Governor Baker has publicly stated, with respect to the Commission’s purpose, “Our goal here is to collect as much information as we can through governors around the country and then incorporate that information into sort of a discussion document.”
Governors Baker, Christie and Cooper have each focused on four distinct areas of drug abuse policy – prevention, intervention, treatment and public awareness. State legislatures have also been highly active in these four areas during the 2017 legislative session. Below is a breakdown of measures that have failed, were final enacted, are pending consideration or carried over into the 2018 legislative session.
Legislation aimed at intervention, such as modifying how prescription drug monitoring programs are used and establishing electronic prescribing requirements, has proved more successful than other forms of drug abuse policy. With respect to prevention, states have been introducing legislation aimed at opioid prescribing policies.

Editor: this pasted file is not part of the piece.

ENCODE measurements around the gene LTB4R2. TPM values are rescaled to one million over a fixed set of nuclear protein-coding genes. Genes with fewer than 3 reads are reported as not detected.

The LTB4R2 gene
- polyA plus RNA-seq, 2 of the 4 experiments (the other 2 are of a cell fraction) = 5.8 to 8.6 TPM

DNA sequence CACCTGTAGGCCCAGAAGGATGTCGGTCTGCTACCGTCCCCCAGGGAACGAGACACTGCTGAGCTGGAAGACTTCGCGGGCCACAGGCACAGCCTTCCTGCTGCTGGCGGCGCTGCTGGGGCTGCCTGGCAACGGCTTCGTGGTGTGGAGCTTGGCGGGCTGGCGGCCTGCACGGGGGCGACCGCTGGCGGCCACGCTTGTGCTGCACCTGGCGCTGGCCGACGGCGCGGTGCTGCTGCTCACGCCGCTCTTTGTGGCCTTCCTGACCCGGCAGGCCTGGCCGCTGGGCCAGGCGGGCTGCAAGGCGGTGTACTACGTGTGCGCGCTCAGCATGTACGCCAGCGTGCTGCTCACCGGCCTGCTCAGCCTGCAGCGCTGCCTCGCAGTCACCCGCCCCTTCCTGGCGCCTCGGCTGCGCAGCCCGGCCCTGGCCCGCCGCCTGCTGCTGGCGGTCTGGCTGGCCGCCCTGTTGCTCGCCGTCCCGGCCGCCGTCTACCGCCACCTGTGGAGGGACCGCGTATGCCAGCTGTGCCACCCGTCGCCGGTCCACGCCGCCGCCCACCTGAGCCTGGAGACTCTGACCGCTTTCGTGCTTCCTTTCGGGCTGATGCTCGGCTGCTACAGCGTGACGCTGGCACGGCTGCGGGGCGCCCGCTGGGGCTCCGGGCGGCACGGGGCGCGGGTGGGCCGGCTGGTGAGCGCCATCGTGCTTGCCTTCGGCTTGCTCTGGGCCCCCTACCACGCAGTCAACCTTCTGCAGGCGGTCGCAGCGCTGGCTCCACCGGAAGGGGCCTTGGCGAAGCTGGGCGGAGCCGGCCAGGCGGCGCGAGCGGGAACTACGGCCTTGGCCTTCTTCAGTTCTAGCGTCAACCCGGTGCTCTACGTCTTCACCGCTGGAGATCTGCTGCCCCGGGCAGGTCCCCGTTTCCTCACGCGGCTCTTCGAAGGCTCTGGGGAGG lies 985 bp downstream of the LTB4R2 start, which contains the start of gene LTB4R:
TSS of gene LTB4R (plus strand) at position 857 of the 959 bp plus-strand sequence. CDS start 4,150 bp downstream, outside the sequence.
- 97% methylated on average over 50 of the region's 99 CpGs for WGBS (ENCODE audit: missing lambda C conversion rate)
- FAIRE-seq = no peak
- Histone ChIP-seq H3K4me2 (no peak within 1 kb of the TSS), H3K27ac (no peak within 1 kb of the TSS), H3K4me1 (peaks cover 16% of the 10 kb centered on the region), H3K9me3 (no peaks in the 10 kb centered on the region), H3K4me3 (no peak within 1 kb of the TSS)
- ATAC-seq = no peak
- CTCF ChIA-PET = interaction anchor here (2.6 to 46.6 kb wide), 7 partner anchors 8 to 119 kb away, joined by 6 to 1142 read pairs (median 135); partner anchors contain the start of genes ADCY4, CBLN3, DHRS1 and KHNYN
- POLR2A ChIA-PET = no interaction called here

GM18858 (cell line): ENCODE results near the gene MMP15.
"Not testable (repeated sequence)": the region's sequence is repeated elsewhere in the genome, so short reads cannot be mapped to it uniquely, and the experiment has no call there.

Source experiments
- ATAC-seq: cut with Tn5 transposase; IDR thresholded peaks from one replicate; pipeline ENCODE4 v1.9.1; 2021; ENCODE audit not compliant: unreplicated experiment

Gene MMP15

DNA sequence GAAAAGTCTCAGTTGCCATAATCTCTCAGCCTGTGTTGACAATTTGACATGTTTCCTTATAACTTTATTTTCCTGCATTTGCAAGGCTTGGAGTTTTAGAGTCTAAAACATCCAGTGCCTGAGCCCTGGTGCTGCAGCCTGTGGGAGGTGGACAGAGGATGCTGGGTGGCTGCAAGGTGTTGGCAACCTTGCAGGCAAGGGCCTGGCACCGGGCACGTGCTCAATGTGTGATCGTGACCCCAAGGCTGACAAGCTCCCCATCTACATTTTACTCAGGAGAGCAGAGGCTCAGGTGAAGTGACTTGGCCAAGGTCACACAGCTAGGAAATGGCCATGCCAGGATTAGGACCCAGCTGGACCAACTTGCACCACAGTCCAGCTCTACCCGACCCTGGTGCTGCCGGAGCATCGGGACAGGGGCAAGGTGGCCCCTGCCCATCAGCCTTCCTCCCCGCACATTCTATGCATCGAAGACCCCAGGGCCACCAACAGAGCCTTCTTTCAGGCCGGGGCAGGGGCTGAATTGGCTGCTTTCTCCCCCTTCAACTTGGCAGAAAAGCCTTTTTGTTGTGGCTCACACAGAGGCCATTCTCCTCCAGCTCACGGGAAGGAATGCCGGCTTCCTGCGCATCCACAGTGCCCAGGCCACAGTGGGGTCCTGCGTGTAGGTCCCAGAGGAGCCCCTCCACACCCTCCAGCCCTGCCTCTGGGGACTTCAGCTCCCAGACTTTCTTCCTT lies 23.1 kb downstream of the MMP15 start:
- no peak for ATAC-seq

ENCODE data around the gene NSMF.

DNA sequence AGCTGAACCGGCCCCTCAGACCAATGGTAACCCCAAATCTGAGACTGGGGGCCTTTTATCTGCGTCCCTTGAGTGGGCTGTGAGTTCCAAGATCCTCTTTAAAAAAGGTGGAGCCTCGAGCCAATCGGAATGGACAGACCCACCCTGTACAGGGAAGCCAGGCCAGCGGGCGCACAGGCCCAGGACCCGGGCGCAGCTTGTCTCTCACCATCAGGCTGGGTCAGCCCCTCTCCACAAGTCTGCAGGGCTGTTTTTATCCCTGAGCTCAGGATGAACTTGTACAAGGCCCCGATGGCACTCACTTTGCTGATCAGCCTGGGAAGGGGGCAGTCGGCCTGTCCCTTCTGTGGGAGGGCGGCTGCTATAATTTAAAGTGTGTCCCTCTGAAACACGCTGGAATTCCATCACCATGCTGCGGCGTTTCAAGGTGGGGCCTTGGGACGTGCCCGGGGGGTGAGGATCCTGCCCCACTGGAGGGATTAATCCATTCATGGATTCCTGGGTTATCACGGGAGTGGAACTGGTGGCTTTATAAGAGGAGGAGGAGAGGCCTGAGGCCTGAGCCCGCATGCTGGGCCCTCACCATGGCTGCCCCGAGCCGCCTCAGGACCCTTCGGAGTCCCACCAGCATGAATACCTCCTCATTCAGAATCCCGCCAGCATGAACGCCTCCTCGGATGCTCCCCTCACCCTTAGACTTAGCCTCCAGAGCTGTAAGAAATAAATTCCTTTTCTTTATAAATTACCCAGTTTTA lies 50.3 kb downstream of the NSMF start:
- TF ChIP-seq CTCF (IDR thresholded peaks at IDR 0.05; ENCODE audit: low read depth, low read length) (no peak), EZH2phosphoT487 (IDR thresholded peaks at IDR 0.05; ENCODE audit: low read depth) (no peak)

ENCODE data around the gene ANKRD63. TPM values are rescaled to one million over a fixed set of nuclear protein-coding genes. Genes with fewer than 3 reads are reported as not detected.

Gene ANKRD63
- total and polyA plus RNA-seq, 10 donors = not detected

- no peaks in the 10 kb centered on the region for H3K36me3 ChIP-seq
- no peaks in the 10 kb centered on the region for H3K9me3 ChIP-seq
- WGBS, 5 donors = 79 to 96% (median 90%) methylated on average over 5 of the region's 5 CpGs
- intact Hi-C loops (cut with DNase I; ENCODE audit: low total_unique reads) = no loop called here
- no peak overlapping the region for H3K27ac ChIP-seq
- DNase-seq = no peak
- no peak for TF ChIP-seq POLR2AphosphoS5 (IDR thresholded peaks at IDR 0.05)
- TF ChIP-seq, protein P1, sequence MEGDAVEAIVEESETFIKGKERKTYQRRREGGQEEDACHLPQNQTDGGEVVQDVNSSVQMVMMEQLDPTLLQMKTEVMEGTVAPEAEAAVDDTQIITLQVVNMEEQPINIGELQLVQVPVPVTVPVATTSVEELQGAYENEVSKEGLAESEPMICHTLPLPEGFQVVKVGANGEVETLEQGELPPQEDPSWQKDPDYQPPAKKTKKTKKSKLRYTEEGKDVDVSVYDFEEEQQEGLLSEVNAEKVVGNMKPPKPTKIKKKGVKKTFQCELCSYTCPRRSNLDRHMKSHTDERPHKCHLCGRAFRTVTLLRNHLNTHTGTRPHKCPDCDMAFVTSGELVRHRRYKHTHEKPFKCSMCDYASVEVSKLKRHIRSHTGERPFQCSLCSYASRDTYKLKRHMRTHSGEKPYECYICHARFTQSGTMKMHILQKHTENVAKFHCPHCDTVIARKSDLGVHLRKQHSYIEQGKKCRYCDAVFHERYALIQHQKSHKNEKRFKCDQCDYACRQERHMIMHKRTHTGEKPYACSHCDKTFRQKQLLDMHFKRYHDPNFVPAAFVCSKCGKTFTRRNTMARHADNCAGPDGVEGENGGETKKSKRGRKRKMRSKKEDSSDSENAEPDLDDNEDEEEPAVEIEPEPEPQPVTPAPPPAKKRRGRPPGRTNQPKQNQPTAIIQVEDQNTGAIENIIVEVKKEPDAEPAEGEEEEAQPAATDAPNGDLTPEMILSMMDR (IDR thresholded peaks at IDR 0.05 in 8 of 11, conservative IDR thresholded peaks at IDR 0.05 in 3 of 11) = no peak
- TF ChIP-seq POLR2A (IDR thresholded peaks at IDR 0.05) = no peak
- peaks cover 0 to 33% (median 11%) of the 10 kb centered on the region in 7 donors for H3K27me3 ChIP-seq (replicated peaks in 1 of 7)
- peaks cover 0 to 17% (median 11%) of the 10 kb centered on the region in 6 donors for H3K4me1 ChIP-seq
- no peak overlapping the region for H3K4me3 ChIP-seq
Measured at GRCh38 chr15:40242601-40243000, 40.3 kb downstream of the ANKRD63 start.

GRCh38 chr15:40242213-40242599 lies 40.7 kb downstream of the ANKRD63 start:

With this in mind, it is worth examining how and which policies Governors Christie, Baker and Cooper have supported in the past to assess what they will propose for the future.
Governors Christie, Baker and Cooper have each favored limits on initial opioid prescriptions for acute pain and exemptions for cancer, palliative care and hospice care. Governor Baker initially favored a three-day limitation but eventually agreed to a seven-day limitation in Massachusetts’ H.B. 4056. Signed into law in March 2016, H.B 4056 became the first law of its kind in the nation. The following year Governor Christie’s S.B. 3 called for a five-day limitation. S.B. 3 was signed into law in February 2017, less than 30 days from its introduction. H.B. 243, which has garnered the support of Governor Cooper, also implements a five-day limitation. It is currently under consideration by the North Carolina General Assembly.
Governors Christie and Baker have also supported requiring health care practitioners to complete continuing education requirements for prescribing opioid drugs, learning about opioid alternatives for pain management and recognizing the risks and signs of opioid abuse before prescribing or dispensing.